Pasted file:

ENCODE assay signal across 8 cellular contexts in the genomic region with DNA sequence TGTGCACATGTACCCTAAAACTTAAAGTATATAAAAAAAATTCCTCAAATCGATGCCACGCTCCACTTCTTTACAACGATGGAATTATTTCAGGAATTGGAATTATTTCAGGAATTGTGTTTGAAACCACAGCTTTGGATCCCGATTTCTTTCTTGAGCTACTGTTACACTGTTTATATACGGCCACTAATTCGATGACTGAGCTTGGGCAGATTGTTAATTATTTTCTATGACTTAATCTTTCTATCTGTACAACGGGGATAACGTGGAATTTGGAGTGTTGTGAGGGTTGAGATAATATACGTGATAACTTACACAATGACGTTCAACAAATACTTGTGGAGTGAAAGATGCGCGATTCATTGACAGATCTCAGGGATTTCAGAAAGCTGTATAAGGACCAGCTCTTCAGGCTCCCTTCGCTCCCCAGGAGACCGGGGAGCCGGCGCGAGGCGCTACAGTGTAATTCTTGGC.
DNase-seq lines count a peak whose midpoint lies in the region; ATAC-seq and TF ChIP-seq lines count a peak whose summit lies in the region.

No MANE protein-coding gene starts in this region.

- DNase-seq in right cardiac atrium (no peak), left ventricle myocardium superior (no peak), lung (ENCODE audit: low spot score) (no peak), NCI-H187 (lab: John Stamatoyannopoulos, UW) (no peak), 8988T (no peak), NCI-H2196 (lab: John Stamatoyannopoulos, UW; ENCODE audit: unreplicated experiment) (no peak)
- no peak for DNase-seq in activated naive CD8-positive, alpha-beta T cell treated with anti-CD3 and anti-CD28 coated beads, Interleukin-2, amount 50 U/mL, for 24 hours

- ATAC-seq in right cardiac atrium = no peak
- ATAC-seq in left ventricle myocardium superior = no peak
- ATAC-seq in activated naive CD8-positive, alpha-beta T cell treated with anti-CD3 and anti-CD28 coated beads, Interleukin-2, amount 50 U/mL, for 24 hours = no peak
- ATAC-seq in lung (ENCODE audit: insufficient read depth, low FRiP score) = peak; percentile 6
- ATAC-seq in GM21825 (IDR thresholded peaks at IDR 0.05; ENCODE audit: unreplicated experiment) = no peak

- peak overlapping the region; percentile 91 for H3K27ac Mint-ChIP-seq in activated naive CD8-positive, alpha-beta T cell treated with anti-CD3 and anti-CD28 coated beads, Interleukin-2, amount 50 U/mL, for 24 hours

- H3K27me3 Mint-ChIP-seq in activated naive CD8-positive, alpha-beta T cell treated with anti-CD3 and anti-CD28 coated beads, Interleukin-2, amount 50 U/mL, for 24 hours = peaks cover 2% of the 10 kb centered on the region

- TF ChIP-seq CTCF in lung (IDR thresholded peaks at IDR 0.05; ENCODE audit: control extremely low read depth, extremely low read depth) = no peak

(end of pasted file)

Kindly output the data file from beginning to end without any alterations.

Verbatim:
ENCODE assay signal across 8 cellular contexts in the genomic region with DNA sequence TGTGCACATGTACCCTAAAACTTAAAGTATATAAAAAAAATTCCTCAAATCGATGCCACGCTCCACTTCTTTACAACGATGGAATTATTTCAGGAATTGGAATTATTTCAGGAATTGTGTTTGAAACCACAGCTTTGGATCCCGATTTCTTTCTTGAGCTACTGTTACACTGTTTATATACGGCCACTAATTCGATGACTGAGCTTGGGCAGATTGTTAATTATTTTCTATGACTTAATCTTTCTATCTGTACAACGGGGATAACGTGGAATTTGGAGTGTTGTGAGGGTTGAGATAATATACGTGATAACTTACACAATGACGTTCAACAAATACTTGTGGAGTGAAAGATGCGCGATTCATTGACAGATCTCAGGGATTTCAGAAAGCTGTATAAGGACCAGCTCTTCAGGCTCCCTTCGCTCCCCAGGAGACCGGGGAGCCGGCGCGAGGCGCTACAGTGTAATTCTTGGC.
DNase-seq lines count a peak whose midpoint lies in the region; ATAC-seq and TF ChIP-seq lines count a peak whose summit lies in the region.

No MANE protein-coding gene starts in this region.

- DNase-seq in right cardiac atrium (no peak), left ventricle myocardium superior (no peak), lung (ENCODE audit: low spot score) (no peak), NCI-H187 (lab: John Stamatoyannopoulos, UW) (no peak), 8988T (no peak), NCI-H2196 (lab: John Stamatoyannopoulos, UW; ENCODE audit: unreplicated experiment) (no peak)
- no peak for DNase-seq in activated naive CD8-positive, alpha-beta T cell treated with anti-CD3 and anti-CD28 coated beads, Interleukin-2, amount 50 U/mL, for 24 hours

- ATAC-seq in right cardiac atrium = no peak
- ATAC-seq in left ventricle myocardium superior = no peak
- ATAC-seq in activated naive CD8-positive, alpha-beta T cell treated with anti-CD3 and anti-CD28 coated beads, Interleukin-2, amount 50 U/mL, for 24 hours = no peak
- ATAC-seq in lung (ENCODE audit: insufficient read depth, low FRiP score) = peak; percentile 6
- ATAC-seq in GM21825 (IDR thresholded peaks at IDR 0.05; ENCODE audit: unreplicated experiment) = no peak

- peak overlapping the region; percentile 91 for H3K27ac Mint-ChIP-seq in activated naive CD8-positive, alpha-beta T cell treated with anti-CD3 and anti-CD28 coated beads, Interleukin-2, amount 50 U/mL, for 24 hours

- H3K27me3 Mint-ChIP-seq in activated naive CD8-positive, alpha-beta T cell treated with anti-CD3 and anti-CD28 coated beads, Interleukin-2, amount 50 U/mL, for 24 hours = peaks cover 2% of the 10 kb centered on the region

- TF ChIP-seq CTCF in lung (IDR thresholded peaks at IDR 0.05; ENCODE audit: control extremely low read depth, extremely low read depth) = no peak